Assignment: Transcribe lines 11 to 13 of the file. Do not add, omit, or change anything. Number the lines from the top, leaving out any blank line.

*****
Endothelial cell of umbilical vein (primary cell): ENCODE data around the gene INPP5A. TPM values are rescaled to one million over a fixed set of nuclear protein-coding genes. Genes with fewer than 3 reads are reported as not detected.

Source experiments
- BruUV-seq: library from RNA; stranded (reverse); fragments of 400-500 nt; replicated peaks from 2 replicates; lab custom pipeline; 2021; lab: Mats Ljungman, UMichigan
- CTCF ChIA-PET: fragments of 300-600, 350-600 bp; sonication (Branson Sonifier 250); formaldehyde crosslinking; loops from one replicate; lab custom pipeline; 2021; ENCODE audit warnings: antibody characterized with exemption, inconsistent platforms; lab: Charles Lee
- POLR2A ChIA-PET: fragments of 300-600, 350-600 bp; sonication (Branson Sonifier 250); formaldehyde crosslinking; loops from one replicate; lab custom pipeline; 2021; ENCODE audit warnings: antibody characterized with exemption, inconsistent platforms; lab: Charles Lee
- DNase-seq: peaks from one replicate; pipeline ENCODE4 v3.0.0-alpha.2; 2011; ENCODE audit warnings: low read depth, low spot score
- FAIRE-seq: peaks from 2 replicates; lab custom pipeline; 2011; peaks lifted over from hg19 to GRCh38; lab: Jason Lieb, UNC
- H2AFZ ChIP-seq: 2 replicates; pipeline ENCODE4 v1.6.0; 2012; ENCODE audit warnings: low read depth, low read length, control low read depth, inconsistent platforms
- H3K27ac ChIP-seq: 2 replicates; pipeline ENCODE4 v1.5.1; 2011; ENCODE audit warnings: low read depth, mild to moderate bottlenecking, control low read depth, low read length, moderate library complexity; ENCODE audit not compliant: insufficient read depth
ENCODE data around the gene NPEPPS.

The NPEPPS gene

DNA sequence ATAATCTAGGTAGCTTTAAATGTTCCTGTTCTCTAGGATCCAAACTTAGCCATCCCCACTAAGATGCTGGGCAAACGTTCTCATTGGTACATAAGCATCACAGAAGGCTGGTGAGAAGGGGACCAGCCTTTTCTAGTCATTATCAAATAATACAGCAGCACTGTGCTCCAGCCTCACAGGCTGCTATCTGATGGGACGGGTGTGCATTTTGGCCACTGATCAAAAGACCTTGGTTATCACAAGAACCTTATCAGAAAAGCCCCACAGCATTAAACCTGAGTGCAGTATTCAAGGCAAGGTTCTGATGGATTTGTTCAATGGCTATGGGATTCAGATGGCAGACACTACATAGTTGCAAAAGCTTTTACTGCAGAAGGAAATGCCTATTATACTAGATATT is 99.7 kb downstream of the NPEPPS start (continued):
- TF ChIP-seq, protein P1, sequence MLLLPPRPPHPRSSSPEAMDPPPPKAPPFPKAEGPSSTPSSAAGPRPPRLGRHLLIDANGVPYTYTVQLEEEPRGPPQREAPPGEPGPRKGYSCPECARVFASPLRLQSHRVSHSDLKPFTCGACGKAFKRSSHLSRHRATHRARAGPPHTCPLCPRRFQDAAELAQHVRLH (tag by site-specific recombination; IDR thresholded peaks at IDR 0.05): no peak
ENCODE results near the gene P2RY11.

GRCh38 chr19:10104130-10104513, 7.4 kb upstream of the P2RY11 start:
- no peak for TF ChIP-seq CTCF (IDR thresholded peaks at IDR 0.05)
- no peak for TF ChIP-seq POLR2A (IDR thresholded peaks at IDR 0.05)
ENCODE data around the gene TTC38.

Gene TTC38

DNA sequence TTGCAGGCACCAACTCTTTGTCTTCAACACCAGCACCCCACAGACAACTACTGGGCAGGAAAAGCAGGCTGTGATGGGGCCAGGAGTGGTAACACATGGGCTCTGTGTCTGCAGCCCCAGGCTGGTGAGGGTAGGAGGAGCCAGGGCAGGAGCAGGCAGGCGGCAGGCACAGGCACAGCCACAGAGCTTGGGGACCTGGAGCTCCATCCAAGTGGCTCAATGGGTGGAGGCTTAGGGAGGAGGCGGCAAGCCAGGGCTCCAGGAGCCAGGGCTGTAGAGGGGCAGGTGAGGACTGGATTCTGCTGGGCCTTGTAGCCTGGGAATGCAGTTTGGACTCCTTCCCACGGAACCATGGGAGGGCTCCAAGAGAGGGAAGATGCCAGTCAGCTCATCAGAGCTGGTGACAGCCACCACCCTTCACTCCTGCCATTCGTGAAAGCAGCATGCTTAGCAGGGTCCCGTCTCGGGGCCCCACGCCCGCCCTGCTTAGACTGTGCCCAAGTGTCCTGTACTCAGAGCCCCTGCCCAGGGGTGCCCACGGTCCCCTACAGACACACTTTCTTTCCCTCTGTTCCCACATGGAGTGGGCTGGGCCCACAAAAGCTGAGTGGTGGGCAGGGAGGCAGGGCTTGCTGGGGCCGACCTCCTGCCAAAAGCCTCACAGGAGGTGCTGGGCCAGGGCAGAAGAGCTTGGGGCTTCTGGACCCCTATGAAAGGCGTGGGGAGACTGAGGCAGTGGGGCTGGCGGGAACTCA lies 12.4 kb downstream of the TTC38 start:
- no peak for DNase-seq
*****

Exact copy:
The NPEPPS gene

DNA sequence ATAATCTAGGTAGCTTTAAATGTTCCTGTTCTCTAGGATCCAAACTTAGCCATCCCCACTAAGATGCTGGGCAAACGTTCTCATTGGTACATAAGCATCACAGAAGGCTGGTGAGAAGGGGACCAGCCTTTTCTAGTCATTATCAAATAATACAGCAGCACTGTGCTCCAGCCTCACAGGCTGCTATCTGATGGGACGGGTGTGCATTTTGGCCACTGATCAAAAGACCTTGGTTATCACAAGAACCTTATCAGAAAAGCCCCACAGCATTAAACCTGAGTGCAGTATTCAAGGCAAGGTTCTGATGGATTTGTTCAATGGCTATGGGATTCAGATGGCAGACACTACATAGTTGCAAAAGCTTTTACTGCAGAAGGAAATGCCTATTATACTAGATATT is 99.7 kb downstream of the NPEPPS start (continued):
- TF ChIP-seq, protein P1, sequence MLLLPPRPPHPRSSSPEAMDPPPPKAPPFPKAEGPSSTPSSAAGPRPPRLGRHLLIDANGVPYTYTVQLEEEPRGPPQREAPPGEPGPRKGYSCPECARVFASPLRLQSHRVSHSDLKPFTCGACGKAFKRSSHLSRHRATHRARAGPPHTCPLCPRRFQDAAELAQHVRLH (tag by site-specific recombination; IDR thresholded peaks at IDR 0.05): no peak